Generally in such low noise applications it´s beneficial to have one single master clock source. For example if there additionally is an USB involved - if possible - run USB, uC and ADC for the same master clock.

Klaus
 
The Microchip MCP3913 has a PGA as well but no offset compensation.
I have not (yet) found any ADC chips with such offset compensation.
I think it's not the appropriate ADC for your application. (25 S/s, nV resolution). If these are strain gauge bridges, we would use modulated bridge supply if ever possible, eliminating the need for offset compensation. If not possible some kind of auto-zero would be applied. It's your job to determine if effective input resolution with internal PGA is sufficient.
 
Hi,
eliminating the need for offset compensation.
I still think the sensor internal offset generates a high sensor AC (modulation) signal, in a way that the true signal of interest is much smaller.

But for sure the modulated exctitation will remove side effects, like thermocouple offset.

So I see a benefit in AC excitation ... but still the need for sensor offset calibration.

On the other hand the OP talks about PCB space problems...


Klaus
 
We don't know enough about the application to determine if hardware sensor calibration is feasible. It's however obvious that resolution at 25 S/s will be noise limited. A detailed calculation is necessary as design starting point.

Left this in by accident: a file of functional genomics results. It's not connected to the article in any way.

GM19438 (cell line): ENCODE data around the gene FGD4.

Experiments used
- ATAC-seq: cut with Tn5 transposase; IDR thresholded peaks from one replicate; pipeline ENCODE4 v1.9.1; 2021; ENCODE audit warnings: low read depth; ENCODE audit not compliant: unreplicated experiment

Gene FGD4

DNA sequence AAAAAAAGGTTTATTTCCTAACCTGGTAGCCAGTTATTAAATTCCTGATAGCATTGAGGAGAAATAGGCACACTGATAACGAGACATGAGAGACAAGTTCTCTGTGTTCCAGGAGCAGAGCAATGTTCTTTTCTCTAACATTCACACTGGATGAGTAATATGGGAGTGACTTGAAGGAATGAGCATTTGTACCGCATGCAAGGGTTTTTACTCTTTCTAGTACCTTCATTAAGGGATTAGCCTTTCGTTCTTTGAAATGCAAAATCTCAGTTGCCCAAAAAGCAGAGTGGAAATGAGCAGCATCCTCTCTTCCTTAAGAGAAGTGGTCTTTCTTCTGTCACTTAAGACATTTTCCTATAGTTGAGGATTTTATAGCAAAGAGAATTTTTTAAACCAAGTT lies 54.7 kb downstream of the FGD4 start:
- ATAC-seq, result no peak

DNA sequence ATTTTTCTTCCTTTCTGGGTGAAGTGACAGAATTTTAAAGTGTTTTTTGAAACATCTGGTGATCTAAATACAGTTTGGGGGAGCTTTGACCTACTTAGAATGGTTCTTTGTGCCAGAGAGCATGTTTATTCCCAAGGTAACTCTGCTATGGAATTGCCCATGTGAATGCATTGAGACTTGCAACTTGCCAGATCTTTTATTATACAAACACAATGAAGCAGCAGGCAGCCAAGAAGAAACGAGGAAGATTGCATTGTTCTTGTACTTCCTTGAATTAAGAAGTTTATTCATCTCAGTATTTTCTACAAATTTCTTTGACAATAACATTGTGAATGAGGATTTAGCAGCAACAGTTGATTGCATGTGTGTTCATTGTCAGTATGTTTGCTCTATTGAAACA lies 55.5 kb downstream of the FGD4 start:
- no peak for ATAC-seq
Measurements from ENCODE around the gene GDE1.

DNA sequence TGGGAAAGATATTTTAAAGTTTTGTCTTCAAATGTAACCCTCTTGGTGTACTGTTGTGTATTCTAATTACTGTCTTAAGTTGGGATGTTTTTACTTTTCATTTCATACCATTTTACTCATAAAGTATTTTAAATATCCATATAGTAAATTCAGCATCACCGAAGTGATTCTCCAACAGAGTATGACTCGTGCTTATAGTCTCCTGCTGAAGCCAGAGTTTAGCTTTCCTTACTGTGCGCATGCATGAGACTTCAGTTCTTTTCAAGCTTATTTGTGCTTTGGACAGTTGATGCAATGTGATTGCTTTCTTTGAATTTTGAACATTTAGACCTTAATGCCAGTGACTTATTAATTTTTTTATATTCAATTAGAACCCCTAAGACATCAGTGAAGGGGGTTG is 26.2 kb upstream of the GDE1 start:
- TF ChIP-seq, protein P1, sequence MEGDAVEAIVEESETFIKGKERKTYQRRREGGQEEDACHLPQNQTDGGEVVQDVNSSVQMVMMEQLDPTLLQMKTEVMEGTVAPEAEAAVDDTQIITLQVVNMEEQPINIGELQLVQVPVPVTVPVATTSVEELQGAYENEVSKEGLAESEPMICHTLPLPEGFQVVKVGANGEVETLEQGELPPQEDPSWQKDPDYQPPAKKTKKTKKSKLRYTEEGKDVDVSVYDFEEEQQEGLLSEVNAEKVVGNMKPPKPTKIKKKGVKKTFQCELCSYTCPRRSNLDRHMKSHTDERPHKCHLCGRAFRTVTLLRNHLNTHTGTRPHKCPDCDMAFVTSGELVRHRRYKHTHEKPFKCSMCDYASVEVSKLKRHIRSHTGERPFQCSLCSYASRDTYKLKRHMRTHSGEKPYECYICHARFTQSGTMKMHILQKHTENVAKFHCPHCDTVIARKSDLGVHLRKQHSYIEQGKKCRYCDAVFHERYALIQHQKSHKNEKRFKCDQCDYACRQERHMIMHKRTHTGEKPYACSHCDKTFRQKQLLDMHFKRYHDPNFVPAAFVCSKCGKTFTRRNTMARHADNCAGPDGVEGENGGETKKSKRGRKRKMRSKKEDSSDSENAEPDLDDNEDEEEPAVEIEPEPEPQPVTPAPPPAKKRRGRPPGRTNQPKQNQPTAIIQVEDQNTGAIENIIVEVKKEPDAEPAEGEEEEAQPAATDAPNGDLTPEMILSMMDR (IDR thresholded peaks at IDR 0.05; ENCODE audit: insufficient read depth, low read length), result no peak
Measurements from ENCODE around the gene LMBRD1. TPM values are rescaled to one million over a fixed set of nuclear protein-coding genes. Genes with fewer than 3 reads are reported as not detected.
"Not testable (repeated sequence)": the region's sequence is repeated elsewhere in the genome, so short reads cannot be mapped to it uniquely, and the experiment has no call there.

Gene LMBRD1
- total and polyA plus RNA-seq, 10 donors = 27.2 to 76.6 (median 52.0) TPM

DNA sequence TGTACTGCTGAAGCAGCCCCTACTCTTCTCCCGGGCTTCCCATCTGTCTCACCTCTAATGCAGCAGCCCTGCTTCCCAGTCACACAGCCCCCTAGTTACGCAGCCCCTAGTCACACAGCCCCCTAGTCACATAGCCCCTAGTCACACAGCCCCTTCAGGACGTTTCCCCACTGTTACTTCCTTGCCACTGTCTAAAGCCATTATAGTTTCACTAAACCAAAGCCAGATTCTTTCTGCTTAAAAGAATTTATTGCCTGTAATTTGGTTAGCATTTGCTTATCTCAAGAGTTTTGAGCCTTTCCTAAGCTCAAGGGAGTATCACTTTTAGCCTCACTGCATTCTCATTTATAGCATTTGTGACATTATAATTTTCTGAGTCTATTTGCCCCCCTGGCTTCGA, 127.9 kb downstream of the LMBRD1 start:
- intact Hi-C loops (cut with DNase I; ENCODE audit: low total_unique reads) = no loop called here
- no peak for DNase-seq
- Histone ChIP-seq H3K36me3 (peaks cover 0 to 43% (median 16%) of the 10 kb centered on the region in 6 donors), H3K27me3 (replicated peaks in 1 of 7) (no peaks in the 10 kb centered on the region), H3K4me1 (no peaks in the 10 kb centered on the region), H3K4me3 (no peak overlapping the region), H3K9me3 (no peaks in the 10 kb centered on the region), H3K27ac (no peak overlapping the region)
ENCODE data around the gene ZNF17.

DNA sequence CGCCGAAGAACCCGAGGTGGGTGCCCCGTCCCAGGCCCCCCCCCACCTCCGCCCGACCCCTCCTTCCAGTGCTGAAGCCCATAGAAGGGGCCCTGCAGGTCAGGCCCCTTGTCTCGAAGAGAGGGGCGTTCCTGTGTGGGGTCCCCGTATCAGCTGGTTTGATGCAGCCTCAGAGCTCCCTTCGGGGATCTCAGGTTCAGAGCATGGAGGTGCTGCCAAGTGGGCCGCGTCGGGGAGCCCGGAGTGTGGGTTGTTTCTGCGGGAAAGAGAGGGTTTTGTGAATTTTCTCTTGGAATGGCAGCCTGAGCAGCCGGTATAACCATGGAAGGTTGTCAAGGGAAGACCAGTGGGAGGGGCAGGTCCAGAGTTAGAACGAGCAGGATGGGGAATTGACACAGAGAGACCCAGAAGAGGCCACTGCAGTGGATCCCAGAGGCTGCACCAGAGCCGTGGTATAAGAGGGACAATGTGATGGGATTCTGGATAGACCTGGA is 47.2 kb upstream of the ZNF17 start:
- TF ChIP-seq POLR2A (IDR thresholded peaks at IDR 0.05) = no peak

This started with using piezo sensors but failed when it was apparent that piezo only outputs pulses and not a continuous signal. So now we have strain gauge sensors that CAN supply a continous signal as long as pressure is applied.
That is the main reason that AC coupling is not an option here. Else, I would already be done.

I do not currently have a suitable solution except built a circuit with DAC chip to compensate the bridge offset, followed by an intrumentation amplifier Av 1000-1500 and then a CPU 16bit single end SAC ADC or chip. I think that can work but it is only for a single channel.